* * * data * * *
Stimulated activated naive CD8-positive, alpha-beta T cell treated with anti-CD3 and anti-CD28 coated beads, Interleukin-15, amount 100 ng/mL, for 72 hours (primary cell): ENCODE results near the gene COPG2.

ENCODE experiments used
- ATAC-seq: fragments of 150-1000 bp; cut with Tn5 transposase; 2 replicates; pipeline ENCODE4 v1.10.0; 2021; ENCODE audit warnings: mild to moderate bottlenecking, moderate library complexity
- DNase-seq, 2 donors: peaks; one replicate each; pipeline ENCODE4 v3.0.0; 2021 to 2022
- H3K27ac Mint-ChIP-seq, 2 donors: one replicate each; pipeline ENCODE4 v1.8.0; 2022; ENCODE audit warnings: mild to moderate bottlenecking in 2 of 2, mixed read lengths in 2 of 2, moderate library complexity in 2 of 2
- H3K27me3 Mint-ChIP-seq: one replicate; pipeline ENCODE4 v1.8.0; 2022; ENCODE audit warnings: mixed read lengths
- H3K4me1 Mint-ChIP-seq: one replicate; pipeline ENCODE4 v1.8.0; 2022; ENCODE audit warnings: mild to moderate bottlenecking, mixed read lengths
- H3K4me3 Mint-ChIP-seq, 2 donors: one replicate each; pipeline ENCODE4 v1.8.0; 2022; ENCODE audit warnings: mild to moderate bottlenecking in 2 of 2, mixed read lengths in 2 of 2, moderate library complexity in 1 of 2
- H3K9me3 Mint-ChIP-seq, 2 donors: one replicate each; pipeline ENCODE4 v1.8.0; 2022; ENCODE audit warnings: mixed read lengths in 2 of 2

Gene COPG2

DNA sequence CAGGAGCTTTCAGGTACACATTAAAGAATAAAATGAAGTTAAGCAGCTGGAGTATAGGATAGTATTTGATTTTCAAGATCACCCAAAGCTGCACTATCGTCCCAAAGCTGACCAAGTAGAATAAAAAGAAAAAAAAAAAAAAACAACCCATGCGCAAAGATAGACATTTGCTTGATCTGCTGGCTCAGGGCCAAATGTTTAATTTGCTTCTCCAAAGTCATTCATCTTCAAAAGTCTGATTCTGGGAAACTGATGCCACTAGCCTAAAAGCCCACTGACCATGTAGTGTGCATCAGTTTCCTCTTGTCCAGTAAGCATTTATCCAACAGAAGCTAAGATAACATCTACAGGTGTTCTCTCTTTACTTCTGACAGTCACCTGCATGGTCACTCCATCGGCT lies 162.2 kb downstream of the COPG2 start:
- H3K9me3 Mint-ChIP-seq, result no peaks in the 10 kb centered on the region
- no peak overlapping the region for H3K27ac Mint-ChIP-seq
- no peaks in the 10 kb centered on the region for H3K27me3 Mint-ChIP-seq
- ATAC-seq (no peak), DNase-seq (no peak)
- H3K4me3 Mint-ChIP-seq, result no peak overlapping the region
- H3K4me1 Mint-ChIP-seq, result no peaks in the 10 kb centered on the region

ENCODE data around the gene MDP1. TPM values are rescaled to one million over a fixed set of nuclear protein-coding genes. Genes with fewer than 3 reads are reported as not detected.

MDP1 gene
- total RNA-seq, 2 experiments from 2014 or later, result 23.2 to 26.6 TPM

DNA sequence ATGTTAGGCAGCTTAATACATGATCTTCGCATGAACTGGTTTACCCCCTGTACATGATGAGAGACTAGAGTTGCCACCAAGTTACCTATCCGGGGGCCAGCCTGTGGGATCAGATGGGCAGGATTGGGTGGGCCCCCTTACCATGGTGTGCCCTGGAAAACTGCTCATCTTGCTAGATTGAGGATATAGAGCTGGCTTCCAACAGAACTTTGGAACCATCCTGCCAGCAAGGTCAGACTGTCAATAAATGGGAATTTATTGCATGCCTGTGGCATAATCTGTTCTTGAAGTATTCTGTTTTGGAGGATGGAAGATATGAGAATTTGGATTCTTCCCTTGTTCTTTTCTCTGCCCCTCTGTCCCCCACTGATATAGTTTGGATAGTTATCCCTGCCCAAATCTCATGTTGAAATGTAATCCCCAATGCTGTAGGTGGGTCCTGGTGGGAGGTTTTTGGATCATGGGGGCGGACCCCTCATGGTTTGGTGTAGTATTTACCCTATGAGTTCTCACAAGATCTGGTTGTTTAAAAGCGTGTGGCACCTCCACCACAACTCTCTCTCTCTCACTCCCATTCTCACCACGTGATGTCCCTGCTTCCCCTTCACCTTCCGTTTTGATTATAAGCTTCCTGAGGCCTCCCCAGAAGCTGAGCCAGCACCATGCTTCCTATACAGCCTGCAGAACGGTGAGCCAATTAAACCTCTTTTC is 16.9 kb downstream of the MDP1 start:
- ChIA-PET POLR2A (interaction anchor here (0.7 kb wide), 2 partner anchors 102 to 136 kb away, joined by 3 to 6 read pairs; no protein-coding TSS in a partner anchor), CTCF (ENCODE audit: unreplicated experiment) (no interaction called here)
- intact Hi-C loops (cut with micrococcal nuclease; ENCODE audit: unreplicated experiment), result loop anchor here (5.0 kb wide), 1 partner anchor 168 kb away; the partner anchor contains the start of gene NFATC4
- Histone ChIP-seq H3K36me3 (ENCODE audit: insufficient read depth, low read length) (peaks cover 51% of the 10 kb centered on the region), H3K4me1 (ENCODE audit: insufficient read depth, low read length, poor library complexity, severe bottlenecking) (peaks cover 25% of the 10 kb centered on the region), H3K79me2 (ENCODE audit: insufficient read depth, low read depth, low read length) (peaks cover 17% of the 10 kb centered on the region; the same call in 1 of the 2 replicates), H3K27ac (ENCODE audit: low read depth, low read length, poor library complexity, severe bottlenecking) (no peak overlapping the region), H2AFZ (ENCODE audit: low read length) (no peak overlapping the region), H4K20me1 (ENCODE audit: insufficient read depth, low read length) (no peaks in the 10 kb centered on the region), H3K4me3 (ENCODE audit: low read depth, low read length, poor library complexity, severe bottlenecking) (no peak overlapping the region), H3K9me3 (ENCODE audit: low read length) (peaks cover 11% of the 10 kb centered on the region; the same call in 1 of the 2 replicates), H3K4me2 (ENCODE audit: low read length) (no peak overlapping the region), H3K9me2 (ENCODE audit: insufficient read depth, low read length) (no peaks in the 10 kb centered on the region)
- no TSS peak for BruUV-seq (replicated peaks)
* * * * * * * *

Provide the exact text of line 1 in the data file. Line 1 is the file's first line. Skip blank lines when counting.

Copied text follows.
Stimulated activated naive CD8-positive, alpha-beta T cell treated with anti-CD3 and anti-CD28 coated beads, Interleukin-15, amount 100 ng/mL, for 72 hours (primary cell): ENCODE results near the gene COPG2.